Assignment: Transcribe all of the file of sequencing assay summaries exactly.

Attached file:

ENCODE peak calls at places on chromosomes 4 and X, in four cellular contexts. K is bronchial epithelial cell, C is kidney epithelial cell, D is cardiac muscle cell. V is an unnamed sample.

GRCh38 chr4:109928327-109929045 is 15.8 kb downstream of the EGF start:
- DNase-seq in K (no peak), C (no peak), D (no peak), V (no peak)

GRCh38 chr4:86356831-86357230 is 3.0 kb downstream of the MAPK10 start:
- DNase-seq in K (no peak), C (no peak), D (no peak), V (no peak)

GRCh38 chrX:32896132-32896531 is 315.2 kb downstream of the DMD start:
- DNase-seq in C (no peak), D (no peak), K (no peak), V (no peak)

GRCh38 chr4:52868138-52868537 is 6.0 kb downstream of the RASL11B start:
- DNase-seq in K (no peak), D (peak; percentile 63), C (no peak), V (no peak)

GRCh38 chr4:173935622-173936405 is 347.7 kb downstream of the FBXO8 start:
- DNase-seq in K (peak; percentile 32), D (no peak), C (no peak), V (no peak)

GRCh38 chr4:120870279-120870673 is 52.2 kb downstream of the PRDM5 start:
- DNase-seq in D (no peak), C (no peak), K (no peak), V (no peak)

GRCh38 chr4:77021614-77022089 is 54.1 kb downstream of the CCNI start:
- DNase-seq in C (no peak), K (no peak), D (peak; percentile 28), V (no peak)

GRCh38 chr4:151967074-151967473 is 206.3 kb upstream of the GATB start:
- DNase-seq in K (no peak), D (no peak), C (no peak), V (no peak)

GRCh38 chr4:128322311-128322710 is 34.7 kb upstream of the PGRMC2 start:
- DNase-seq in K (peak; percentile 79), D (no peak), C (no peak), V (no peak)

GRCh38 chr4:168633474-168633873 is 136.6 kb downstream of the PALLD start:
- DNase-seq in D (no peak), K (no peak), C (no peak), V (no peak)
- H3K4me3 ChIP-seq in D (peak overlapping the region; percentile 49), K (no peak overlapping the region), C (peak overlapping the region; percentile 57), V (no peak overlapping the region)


ENCODE peak calls at places on chromosomes 4 and X, in four cellular contexts. K is bronchial epithelial cell, C is kidney epithelial cell, D is cardiac muscle cell. V is an unnamed sample.

GRCh38 chr4:109928327-109929045 is 15.8 kb downstream of the EGF start:
- DNase-seq in K (no peak), C (no peak), D (no peak), V (no peak)

GRCh38 chr4:86356831-86357230 is 3.0 kb downstream of the MAPK10 start:
- DNase-seq in K (no peak), C (no peak), D (no peak), V (no peak)

GRCh38 chrX:32896132-32896531 is 315.2 kb downstream of the DMD start:
- DNase-seq in C (no peak), D (no peak), K (no peak), V (no peak)

GRCh38 chr4:52868138-52868537 is 6.0 kb downstream of the RASL11B start:
- DNase-seq in K (no peak), D (peak; percentile 63), C (no peak), V (no peak)

GRCh38 chr4:173935622-173936405 is 347.7 kb downstream of the FBXO8 start:
- DNase-seq in K (peak; percentile 32), D (no peak), C (no peak), V (no peak)

GRCh38 chr4:120870279-120870673 is 52.2 kb downstream of the PRDM5 start:
- DNase-seq in D (no peak), C (no peak), K (no peak), V (no peak)

GRCh38 chr4:77021614-77022089 is 54.1 kb downstream of the CCNI start:
- DNase-seq in C (no peak), K (no peak), D (peak; percentile 28), V (no peak)

GRCh38 chr4:151967074-151967473 is 206.3 kb upstream of the GATB start:
- DNase-seq in K (no peak), D (no peak), C (no peak), V (no peak)

GRCh38 chr4:128322311-128322710 is 34.7 kb upstream of the PGRMC2 start:
- DNase-seq in K (peak; percentile 79), D (no peak), C (no peak), V (no peak)

GRCh38 chr4:168633474-168633873 is 136.6 kb downstream of the PALLD start:
- DNase-seq in D (no peak), K (no peak), C (no peak), V (no peak)
- H3K4me3 ChIP-seq in D (peak overlapping the region; percentile 49), K (no peak overlapping the region), C (peak overlapping the region; percentile 57), V (no peak overlapping the region)